The announcement brings the number of US service members killed in the Iraq since the start of the illegal war to 4347. The month of September saw 10 announced deaths. Thus far.

Thus far. If you're scratching your head, you're late to the party. I don't believe all the food's been put away yet in the kitchen, so go in there and help yourself. Those who arrived on time are fully aware that the US military often announces deaths from month X many days after month X has ended. It was a way to keep the death count for the month a little lower while reporters were still polishing their end of the month reflection pieces. Those really don't run these days, few papers even offer their own coverage of Iraq. The US military pulled the stunt most recently at the start of August allowing many outlets to offer "ONLY 7 US TROOPS KILLED IN JULY!" headlines. After the record 'low' was trumpeted, the US military made their announcement of, oh, yeah, we had an eighth death last month. The New York Times always gets punked. They ran with 7 for July and then started applauding August's 'only' 7 (August actually had seven deaths) and acted like they hadn't (wrongly) made a big deal out of the number seven when 'reporting' on July.

The monthly toll for September may rise above 10. That noted, if the number ten sticks, it was the sixth deadliest month of the year for US service members stationed in Iraq. And, for the record, if the number was 1 we still wouldn't run with 'only 1.' There's no 'only' when someone deployed to another country dies while serving. Shame on any who imply otherwise.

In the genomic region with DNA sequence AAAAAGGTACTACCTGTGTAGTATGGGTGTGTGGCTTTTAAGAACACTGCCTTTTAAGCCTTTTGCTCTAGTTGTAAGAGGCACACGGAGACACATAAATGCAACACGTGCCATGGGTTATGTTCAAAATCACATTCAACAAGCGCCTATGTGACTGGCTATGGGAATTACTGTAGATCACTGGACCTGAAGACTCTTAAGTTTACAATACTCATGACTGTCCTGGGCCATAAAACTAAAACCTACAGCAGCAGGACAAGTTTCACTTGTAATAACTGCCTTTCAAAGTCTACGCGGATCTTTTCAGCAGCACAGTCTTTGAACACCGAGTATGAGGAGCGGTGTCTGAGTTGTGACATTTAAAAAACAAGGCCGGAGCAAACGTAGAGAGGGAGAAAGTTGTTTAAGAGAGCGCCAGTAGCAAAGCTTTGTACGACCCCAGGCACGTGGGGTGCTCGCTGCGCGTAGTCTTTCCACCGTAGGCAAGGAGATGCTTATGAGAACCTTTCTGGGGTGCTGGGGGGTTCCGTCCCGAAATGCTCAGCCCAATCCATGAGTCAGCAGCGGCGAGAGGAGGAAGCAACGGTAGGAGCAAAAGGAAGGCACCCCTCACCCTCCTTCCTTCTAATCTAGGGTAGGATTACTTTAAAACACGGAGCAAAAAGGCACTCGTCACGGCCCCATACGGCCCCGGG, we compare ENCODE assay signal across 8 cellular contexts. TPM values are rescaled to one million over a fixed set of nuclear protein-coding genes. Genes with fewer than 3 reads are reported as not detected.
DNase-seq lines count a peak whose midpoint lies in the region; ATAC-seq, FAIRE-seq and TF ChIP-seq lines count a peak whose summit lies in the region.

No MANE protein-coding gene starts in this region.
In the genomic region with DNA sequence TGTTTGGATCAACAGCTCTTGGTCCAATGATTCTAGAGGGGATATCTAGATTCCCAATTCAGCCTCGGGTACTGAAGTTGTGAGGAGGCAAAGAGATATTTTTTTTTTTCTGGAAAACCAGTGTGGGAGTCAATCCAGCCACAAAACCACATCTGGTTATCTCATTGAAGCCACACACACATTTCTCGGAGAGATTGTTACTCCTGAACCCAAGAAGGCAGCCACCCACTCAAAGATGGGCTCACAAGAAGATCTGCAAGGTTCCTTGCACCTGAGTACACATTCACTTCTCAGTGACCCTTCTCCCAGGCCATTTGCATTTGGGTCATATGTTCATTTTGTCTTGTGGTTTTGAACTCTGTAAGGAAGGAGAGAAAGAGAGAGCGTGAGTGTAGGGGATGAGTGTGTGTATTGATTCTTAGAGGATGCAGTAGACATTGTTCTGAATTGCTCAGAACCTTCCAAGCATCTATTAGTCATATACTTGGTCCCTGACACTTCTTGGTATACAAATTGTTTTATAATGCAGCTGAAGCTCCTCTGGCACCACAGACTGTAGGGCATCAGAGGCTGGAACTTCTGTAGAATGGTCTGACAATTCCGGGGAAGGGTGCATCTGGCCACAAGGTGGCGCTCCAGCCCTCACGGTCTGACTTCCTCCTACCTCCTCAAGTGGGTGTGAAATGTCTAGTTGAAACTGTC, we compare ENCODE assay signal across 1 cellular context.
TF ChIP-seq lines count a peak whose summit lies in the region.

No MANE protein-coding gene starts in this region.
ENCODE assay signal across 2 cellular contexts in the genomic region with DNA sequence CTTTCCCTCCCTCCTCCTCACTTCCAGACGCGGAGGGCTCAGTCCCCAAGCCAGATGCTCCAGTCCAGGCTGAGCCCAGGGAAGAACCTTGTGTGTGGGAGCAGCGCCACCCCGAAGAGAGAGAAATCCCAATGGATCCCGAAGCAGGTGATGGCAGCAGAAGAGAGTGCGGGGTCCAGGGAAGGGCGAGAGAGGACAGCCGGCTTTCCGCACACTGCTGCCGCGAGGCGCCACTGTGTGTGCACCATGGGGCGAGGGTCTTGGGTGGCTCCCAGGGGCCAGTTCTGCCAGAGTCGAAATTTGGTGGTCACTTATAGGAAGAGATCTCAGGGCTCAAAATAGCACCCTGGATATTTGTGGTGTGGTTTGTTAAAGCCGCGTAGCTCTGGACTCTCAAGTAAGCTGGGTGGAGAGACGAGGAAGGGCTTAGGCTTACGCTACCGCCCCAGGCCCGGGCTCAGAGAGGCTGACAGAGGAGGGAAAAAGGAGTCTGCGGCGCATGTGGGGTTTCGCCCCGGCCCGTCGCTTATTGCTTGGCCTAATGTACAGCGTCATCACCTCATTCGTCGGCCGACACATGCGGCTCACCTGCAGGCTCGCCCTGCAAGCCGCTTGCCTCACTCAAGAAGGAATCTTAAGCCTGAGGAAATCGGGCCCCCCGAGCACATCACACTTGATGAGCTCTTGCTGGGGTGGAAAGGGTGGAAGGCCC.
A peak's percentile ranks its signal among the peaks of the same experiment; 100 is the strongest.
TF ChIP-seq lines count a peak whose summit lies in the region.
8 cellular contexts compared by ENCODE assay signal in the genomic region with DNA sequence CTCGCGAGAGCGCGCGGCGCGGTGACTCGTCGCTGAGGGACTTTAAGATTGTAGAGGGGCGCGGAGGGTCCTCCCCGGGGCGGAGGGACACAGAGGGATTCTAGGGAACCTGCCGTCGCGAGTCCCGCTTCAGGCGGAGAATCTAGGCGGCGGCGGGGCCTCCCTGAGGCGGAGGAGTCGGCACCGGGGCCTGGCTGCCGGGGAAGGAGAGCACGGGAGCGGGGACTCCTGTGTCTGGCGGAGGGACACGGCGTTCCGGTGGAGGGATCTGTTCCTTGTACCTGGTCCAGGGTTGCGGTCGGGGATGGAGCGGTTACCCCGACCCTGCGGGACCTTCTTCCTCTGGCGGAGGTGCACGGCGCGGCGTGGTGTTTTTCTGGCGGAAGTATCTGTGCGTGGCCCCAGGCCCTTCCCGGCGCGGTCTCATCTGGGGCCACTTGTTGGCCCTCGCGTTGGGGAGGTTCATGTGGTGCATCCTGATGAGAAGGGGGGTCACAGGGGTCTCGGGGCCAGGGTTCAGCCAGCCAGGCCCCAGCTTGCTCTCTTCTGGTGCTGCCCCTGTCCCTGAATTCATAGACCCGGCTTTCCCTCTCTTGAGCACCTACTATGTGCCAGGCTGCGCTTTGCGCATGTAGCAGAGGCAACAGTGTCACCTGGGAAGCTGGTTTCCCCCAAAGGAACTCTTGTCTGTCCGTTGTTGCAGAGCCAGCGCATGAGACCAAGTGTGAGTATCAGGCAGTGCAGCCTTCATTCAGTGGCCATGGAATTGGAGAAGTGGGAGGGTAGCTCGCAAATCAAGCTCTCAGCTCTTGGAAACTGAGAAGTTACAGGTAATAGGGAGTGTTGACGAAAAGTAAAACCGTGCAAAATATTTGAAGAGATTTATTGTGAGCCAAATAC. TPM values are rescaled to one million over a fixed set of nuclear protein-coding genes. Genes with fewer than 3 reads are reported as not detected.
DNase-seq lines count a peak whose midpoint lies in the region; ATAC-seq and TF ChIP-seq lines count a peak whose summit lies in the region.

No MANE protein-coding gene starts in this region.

Monthly toll on Iraqis killed? All deaths aren't reported. Let's focus on the few that do get reported. September 1st through September 5th saw 29 deaths reported and 167 reported injured ("Tuesday (Sept. 1st) saw 3 people reported dead and five wounded. Wednesday saw 6 reported dead and eleven wounded. Thursday saw 14 reported dead and 129 injured. Friday saw one reported death and ten reported injured. Saturday saw 5 reported deaths and twelve reported wounded."). September 6th through September 12th saw 136 reported dead and 230 reported injured ("On Sunday, there were 24 reported deaths and 7 reported wounded, Monday 26 dead and 44 wounded, Tuesday 27 dead and 42 wounded, Wednesday 13 dead and 38 wounded, Thursday 31 dead and 75 wounded, Friday 4 dead and 7 wounded and Saturday 11 dead and 27 wounded.") September 13th through September 19th saw 61 reported dead and 114 reported injured ("Sunday saw 23 people reported dead and 24 wounded, Monday saw 9 reported dead and 19 reported injured, Tuesday saw 5 reported dead and 11 reported wounded, Wednesday saw 1 person reported dead and 4 reported injured, Thursday saw 10 reported dead and 31 reported injured, Friday saw 7 reported dead and 23 reported wounded and Saturday saw 6 people reported dead and 2 reported injured."). September 20th through September 26th saw 31 reported deaths and 21 people reported wounded ("Last Sunday 1 person was reported killed in Iraq and 6 injured. Monday and Tuesday, we're supposed to believe that no one was killed in Iraq. Reality, the press just had other things to do. Wednesday, the numbers were 7 dead and six injured. Thursday saw two people reported wounded. Friday was 16 dead and 7 wounded. Saturday saw 7 reported deaths. In all, 31 reported deaths and 21 people reported injured.") As September wound down, Sunday saw 5 reported deaths and 17 reported injured, Monday saw 25 reported dead and 44 reported wounded, Tuesday saw 3 reported dead and 5 reported wounded, and Wednesday saw 7 reported dead and 20 reported wounded for a total in the final September week of 40 reported deaths and 86 reported wounded. For the month? 297 reported injured and 618 reported wounded. At least. ICCC does a valuable job reporting on the US service member death toll. They do a lousy job of Iraqis. Their total is 158 deaths. The number is 297 and they actually include more outlets -- at least in their linking -- on violence. The 297 is all McClatchy, Reuters, some US outlets plus China's Xinhua. Our total is 297 and our total is an undercount and we're not going to pretend it's not. But our total is much higher than ICCC. And not only is our tally higher, so is the official tally from the Iraqi government. AFP reports that they list the total number of deaths for the month of September to be 203. Lower than our 297, higher than ICCC. While the Iraqi 'government' tries to get you focused on the Iraqi civilian tally (125 -- they're stressing it could be seen as spitting on Iraqi Security Forces), the Red Cross' Juan-Pedro Schaerer explains to Reuters of the sitaution in Iraq, "There is a lack of respect for human life. Even if security has improved a lot ... you still have dozens of people killed on a daily basis."